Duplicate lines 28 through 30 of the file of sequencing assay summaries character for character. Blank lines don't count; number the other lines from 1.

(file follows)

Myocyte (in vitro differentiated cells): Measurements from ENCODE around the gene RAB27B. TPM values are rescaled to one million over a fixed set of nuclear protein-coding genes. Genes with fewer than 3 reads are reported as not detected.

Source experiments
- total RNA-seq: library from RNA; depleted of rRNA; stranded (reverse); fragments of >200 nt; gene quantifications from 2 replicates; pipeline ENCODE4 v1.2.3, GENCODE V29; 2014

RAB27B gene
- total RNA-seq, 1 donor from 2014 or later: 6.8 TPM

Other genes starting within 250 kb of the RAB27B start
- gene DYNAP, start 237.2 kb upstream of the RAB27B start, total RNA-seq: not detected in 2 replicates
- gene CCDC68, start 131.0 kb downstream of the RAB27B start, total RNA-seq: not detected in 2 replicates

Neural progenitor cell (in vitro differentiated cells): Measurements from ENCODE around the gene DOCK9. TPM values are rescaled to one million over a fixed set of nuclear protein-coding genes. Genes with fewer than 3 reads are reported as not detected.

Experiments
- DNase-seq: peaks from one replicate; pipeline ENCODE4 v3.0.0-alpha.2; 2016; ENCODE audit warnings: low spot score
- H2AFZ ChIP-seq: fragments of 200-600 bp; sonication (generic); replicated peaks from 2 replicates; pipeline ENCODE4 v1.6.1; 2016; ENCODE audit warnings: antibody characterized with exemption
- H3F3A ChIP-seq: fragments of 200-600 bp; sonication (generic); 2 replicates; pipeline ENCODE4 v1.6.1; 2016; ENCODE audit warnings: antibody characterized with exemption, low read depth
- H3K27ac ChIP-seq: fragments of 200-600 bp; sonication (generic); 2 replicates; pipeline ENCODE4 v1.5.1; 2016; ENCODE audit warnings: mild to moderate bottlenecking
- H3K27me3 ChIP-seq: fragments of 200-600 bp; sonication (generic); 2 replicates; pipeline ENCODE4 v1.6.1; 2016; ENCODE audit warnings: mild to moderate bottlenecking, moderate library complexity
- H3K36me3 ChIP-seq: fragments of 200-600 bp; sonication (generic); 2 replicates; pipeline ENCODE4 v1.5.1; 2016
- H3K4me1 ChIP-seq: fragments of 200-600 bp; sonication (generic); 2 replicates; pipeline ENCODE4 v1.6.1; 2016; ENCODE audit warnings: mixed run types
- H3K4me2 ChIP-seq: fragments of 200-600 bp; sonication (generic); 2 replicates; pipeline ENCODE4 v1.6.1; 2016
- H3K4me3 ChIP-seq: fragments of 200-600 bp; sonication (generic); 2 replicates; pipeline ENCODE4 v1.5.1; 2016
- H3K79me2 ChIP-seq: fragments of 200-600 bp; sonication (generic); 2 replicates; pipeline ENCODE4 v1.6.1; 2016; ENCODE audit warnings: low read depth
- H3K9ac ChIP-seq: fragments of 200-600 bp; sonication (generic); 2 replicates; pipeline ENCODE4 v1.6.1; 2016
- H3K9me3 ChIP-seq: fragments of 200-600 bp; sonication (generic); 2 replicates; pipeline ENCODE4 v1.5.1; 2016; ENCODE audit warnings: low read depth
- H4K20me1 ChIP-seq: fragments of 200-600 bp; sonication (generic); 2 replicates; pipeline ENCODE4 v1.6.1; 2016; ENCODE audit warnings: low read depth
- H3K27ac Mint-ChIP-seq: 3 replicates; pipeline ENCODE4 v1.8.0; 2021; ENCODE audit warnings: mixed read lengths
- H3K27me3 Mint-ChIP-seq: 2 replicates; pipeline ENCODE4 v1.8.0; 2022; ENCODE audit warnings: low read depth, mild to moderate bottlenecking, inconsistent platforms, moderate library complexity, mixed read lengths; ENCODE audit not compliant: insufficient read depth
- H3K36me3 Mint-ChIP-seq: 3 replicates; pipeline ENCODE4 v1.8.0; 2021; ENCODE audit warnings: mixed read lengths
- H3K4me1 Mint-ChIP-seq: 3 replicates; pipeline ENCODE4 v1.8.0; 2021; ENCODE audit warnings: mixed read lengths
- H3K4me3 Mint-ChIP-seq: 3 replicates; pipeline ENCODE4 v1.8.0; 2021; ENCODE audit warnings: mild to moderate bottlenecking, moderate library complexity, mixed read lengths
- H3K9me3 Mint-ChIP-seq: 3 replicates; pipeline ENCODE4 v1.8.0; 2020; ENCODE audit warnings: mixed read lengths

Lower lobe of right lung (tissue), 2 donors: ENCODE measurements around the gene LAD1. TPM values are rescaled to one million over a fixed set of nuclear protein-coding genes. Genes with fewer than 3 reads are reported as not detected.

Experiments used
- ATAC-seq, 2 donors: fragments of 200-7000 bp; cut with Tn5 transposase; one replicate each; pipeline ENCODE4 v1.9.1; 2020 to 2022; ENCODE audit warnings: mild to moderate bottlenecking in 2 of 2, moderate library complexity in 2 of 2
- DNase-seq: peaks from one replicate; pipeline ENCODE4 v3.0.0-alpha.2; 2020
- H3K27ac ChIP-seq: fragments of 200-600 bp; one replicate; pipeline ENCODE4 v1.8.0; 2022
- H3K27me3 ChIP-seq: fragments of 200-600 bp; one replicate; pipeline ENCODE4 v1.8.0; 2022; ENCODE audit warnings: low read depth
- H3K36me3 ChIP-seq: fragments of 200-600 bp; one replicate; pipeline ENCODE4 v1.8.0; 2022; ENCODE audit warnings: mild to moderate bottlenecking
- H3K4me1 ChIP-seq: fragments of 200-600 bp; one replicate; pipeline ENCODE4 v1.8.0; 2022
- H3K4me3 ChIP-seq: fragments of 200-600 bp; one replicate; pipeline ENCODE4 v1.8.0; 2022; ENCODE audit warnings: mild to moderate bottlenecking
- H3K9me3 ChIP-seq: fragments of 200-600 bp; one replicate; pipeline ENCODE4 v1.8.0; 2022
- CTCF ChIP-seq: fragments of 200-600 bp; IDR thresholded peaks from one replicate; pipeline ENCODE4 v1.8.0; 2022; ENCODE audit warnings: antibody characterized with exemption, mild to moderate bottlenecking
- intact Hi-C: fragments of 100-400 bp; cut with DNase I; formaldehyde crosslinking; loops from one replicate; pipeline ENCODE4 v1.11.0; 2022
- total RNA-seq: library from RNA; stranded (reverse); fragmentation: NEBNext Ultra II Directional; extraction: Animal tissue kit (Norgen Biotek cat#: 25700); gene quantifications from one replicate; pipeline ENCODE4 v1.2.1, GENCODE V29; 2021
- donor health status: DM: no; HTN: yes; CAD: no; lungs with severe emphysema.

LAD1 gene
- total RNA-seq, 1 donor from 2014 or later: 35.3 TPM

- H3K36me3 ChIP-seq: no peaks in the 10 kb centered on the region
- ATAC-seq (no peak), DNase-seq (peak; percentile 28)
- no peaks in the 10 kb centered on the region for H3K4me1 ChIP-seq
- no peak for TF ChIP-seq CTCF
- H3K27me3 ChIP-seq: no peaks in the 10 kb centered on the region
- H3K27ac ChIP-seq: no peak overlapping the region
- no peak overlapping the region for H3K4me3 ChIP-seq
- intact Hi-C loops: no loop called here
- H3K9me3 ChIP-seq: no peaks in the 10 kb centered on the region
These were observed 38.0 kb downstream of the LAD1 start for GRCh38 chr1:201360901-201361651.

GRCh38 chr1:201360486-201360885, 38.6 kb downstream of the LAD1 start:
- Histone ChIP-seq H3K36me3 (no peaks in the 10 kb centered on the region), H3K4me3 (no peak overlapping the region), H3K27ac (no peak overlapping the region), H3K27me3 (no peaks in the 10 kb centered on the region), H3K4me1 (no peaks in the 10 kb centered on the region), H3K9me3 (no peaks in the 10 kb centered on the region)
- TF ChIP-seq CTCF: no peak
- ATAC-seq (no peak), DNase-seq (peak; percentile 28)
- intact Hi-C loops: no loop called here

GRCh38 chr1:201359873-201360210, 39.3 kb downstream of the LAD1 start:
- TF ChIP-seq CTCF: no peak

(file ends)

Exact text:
- H3K4me3 Mint-ChIP-seq: 3 replicates; pipeline ENCODE4 v1.8.0; 2021; ENCODE audit warnings: mild to moderate bottlenecking, moderate library complexity, mixed read lengths
- H3K9me3 Mint-ChIP-seq: 3 replicates; pipeline ENCODE4 v1.8.0; 2020; ENCODE audit warnings: mixed read lengths

Lower lobe of right lung (tissue), 2 donors: ENCODE measurements around the gene LAD1. TPM values are rescaled to one million over a fixed set of nuclear protein-coding genes. Genes with fewer than 3 reads are reported as not detected.